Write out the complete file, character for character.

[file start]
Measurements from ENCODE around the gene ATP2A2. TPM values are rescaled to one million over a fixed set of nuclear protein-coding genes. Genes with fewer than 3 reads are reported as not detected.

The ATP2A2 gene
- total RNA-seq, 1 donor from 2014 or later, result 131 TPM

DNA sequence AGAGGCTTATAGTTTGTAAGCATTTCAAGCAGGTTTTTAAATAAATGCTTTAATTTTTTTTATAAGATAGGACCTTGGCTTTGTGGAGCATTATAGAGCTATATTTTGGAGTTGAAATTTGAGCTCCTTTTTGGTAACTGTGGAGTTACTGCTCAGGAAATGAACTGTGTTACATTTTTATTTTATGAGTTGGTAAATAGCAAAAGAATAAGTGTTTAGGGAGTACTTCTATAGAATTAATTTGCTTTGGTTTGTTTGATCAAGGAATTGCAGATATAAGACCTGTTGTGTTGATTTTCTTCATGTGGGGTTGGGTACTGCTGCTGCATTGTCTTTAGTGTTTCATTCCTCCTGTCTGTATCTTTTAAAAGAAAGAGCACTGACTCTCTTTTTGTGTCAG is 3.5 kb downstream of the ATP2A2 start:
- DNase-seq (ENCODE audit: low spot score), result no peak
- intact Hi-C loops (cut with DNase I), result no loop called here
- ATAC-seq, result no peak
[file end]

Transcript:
Measurements from ENCODE around the gene ATP2A2. TPM values are rescaled to one million over a fixed set of nuclear protein-coding genes. Genes with fewer than 3 reads are reported as not detected.

The ATP2A2 gene
- total RNA-seq, 1 donor from 2014 or later, result 131 TPM

DNA sequence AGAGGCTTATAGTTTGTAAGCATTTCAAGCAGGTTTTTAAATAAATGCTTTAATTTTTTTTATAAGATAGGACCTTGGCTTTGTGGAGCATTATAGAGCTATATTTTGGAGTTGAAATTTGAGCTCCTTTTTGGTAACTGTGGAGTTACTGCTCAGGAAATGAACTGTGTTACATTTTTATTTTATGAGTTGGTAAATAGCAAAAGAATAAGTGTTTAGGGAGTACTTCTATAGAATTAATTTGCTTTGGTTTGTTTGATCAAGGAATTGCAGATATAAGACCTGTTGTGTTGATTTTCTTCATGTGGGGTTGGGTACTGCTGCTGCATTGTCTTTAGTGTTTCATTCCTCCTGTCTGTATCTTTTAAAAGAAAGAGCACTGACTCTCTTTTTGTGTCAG is 3.5 kb downstream of the ATP2A2 start:
- DNase-seq (ENCODE audit: low spot score), result no peak
- intact Hi-C loops (cut with DNase I), result no loop called here
- ATAC-seq, result no peak